This evening Bob and the cowboys kicked it off with: Stu Kimball moseying
on to the stage strumming out a reworked introduction to Things Have
Changed (2000) a rather appropriate introduction to 21st century Dylan.  A
good sized crowd was ready to rock to the beat of Recile’s drums, Tony
Garnier the “boss” of the bass, Donny Heron on pedal steel with Bob the
maestro center stage armed with harmonica at the mic.  But wait; was that
a foreign sound to our ears?  Duke, duke, duke of Robillard, now that’s a
sweet guitar sound.  Professor Douglas Brinkley once asked Bob Dylan:  “as
a bandleader had he ever played a set with the perfect guitarist?”
(Rolling Stone 2009)  Well, I’m not sure if there is ever a “perfect”
anything or anyone for that matter, but tonight the Bob Dylan Touring Co.
was truly filling the Barton Hall with a soulful rhythm and blues and it
sounded just right.  Bob remained center stage for Love Sick…oh I’m sick
of love declaration (1997) followed by a tale of Highwater for Charlie

For those that were disappointed last fall with Dylan not offering more of
his deep dark Tempest catalog tonight found you with some satisfaction as
21 st century roadwarrior:  “I’ve been everywhere man” bob delivered four:
Soon After Midnight, Early Roman Kings, Pay In Blood and Scarlet Town.  In
which someone turned to me and stated:  Bob writes some pretty mean songs.
But he writes pretty heartfelt songs too as was displayed in his
masterpiece love story, Tangled Up In Blues ballad.  Tonight spot on.
 Somewhere near smack dab in the middle of this evening’s set Bob declared
his conscience exploded once when the back of the fish truck read:
“everything’s been paid which was owed” as 1966 echoed off the walls of
Barton hall, Visions of Johanna was a crowd pleaser.   Then we were back
in the 21st century with Spirit On The Water (2006), Beyond Here Lies
Nothin’ (2009),  Thunder On The Mountain (2006) and a romping Blind Willie
McTell (2006), well maybe no one sings them like Willie but Bob sure can
sing the blues (back then and right now too!)  With the new addition of
Duke Robillard, on guitar,  Bob Dylan and his cowboy band have harnessed a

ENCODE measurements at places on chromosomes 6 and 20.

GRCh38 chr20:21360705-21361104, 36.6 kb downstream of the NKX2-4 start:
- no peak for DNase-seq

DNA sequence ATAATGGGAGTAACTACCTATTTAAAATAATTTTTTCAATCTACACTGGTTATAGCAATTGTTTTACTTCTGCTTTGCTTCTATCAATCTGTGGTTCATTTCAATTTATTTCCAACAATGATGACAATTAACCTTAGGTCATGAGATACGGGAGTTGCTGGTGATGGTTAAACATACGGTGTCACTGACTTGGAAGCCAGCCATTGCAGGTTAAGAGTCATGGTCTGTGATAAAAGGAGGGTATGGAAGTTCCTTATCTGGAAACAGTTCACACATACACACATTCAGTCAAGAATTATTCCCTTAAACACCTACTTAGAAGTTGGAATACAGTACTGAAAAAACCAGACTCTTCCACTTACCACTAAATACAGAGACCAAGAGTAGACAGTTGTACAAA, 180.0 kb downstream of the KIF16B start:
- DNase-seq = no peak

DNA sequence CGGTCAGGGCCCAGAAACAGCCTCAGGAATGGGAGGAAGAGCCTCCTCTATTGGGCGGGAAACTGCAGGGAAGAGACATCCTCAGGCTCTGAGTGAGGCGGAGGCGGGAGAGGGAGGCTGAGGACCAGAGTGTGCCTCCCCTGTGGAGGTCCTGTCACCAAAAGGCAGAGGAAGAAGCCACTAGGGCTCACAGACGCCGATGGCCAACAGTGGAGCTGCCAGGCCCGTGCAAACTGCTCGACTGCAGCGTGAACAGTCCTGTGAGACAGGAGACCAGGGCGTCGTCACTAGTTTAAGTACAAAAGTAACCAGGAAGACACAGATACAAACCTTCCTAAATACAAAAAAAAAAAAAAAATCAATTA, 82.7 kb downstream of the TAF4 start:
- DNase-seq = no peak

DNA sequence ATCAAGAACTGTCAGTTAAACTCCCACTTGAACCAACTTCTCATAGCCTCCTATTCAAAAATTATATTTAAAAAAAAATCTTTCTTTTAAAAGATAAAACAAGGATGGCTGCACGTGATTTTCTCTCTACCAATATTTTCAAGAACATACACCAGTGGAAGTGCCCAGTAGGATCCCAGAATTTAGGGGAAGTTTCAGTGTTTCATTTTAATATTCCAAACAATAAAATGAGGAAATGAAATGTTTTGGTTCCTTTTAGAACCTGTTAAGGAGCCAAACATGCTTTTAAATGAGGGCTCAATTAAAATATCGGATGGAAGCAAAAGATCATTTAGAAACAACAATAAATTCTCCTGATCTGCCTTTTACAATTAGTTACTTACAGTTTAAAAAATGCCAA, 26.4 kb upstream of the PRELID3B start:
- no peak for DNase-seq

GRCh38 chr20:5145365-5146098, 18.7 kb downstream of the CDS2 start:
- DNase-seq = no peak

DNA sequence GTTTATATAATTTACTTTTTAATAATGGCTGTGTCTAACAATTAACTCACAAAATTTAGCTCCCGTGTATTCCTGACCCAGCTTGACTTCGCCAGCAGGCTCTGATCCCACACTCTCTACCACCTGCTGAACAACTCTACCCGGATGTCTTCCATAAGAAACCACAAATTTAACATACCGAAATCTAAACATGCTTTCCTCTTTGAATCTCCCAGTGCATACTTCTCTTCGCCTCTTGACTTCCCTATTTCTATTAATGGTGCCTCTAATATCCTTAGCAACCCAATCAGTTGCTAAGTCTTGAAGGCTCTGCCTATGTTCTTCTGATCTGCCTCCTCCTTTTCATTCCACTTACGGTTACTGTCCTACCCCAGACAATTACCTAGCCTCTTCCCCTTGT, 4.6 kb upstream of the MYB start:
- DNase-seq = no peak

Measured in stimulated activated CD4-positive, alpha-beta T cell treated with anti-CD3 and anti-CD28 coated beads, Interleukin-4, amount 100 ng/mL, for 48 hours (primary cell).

new groove that sparkles and shines these tunes.

The highlight, the shining star, the head turner, jaw dropper, stop you in
your tracks as you move to the back, good golly Miss Molly, (I mean Bobby
D.) tonight in Barton Hall was:  “What Good I Am I “(1989)!  For a few
minutes there he was the poet laureate of rock ‘n roll.  The voice of the
promise of the ‘60s counterculture.  The guy who forced folk into bed with
rock.   Who donned makeup in the ‘70s and disappeared into a haze of
substance abuse.  Who emerged to find Jesus.  Who was written off as a
has-been by the end of the ‘80s, and who suddenly shifted gears releasing
some of the strongest music of his career beginning in the 90s.  Ladies
and Gentleman- Columbia  recording artist…Oh scratch all that.  It’s only
Bob Dylan and his cowboy band just doin’ their job…and tonight they did
their job well!

Ah, this is why we came to peaceful Ithaca where the Big Red Pep Band once
pumped out the theme to a fictitious love story so we could serve up some
appreciation to this top notch group of musicians and one of our favorite
song and dance men, Bob Dylan.  Although there maybe mirrors and certainly
a smokey haze drifting up through the rafters of Barton Hall, the band
kicked open the exit doors with a blazin’ All Along The Watch Tower
(1967).   The crowd giddied up with cell phones held high recording the
present so they can post it to YouTube  and enjoy the past in the future.

Happy Trails,
Mo Ritz